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NCAA Announced Reformation in Trangender Athlete Policy

Photo: Sports Illustrated

The NCAA announced Wednesday that it would be altering its policy concerning transgender athletes. 

According to reports, the brand new system to authorize transgender athletes will abide by a sport-by-sport model identical to the adoption by the U.S. and international Olympic committees. 

Whether or not there was no international federation policy, in that case, the “previously established IOC policy criteria would be followed,” said the NCAA. 

In a statement on Wednesday to announce the change, president at Georgetown University and chairman of the NCAA board John DeGioia said, “We are steadfast in our support of transgender student-athletes and the fostering of fairness across college sports.”

Effective immediately, the Board of Governors voted for the new policy because it “preserves opportunity for transgender student-athletes while balancing fairness, inclusion and safety for all who compete,” as per a report. 

“It is important that NCAA member schools, conferences and college athletes compete in an inclusive, fair, safe and respectful environment and can move forward with a clear understanding of the new policy,” DeGioia said further.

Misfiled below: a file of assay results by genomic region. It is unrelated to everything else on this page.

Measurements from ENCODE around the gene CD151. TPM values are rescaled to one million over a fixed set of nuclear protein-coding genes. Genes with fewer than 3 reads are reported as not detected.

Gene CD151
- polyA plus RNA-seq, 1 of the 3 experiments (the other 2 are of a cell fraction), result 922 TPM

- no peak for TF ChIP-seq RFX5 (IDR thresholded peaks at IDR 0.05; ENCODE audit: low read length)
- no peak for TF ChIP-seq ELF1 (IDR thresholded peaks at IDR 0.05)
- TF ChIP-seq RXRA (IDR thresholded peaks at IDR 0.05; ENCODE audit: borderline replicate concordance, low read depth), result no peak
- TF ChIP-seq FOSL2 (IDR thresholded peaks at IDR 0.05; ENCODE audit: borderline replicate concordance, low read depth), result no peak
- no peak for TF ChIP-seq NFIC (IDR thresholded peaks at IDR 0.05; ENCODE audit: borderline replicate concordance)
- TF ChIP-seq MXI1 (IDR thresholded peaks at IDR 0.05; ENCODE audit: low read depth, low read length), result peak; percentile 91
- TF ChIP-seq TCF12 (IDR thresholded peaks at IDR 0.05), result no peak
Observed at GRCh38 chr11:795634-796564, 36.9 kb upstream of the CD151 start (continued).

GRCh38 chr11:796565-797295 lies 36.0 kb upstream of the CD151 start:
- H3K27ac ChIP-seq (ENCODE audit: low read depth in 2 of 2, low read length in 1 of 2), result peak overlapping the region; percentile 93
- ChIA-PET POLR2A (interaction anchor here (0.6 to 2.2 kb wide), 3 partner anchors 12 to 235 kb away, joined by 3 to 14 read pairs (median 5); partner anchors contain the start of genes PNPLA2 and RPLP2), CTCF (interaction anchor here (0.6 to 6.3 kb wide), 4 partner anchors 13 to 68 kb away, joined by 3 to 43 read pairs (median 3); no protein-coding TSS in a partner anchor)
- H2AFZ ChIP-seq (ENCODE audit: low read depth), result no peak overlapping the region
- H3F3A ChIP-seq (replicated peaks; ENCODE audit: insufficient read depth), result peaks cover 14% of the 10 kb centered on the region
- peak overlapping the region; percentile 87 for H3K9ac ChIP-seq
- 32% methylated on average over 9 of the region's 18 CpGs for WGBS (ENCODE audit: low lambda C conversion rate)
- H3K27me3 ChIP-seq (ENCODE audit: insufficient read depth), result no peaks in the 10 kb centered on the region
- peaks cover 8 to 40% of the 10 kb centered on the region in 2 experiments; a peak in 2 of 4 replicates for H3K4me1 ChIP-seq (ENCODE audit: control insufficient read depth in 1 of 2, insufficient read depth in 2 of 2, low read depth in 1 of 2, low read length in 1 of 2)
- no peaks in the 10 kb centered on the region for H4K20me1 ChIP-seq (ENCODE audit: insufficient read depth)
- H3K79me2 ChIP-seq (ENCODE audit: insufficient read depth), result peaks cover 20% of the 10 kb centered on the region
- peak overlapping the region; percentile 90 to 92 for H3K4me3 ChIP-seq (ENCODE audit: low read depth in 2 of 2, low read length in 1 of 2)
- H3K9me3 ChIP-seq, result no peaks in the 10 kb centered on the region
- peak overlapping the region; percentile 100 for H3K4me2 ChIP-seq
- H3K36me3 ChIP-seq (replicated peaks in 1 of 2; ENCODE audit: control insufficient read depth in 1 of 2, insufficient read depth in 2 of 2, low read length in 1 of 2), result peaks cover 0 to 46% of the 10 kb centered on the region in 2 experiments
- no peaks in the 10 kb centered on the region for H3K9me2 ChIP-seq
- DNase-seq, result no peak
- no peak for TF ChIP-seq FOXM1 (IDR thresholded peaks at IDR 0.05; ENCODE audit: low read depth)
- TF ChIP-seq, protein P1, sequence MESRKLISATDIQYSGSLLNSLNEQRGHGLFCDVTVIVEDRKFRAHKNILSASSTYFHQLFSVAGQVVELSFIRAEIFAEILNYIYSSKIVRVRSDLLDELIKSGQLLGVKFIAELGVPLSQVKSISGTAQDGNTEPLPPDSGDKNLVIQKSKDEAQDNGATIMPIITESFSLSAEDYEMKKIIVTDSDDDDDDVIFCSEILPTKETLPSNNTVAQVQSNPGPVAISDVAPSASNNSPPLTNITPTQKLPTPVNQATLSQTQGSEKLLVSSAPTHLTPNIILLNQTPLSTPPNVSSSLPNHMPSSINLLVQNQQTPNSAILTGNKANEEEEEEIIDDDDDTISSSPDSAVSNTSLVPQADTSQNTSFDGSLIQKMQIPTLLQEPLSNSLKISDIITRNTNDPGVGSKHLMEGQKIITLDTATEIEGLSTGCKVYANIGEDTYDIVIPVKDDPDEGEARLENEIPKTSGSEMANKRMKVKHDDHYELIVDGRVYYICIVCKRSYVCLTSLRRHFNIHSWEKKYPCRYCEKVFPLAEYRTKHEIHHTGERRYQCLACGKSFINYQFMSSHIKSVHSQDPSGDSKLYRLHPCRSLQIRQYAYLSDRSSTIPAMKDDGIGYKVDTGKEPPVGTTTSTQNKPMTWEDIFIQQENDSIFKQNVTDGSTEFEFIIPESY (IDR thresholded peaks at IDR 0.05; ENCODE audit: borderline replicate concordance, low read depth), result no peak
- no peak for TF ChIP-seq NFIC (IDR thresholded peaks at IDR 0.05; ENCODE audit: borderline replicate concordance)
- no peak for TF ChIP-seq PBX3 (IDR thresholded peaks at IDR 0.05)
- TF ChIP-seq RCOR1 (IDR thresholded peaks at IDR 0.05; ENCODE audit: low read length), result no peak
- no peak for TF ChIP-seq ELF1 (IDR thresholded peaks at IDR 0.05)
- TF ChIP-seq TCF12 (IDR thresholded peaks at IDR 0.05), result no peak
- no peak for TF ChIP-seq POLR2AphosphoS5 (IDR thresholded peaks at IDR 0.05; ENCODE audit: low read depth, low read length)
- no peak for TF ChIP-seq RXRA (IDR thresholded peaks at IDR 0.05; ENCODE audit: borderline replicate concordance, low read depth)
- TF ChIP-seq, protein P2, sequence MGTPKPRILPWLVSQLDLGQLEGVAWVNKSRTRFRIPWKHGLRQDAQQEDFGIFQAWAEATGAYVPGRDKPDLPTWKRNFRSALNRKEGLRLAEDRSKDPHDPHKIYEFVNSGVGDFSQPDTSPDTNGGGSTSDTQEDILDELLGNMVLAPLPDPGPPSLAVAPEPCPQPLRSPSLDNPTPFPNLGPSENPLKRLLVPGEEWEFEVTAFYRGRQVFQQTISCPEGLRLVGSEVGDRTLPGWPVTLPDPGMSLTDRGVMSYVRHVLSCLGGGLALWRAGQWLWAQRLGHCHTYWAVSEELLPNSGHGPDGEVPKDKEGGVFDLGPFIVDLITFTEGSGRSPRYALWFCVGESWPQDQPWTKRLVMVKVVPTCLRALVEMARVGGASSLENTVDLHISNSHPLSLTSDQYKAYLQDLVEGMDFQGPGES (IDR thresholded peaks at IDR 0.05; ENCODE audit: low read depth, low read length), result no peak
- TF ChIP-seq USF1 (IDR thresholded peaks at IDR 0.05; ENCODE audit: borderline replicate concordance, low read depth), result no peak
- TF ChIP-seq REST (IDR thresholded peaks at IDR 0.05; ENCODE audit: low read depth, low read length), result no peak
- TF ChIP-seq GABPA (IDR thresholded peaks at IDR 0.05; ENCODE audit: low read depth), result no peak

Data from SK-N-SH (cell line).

Mark Emmert, President at NCAA, said in an issued statement that the new policy moves collegiate sports in close proximity to Olympic standards. 

“Approximately 80% of U.S. Olympians are either current or former college athletes,” Emmert said. “This policy alignment provides consistency and further strengthens the relationship between college sports and the U.S. Olympics.”

In November of 2021, the International Olympic Committee reformed its policy on transgender participation, realizing that testosterone levels have nothing to do with athletes’ eligibility. 

The IOC then encouraged other governing departments of various independent sports to take part in modifying the rules and at the same time offering assistance. 

“Every athlete has the right to practice sport without discrimination and in a way that respects their health, safety and dignity,” the updated rules stated. 

“At the same time the credibility of competitive sport — and particularly high-level sporting competitions — relies on a level playing field where no athlete has an unfair or disproportionate advantage over the rest.”

IOC’s medical and scientific director Richard Budgett said then that instead of looking at only the testosterone levels, it is essential to look beyond that. 

“It’s important we broaden the evidence base. There is some interesting research that needs to come to conclusion, and that will give us much more information about performance which is the issue which is really key to determining eligibility,” Budgett remarked.

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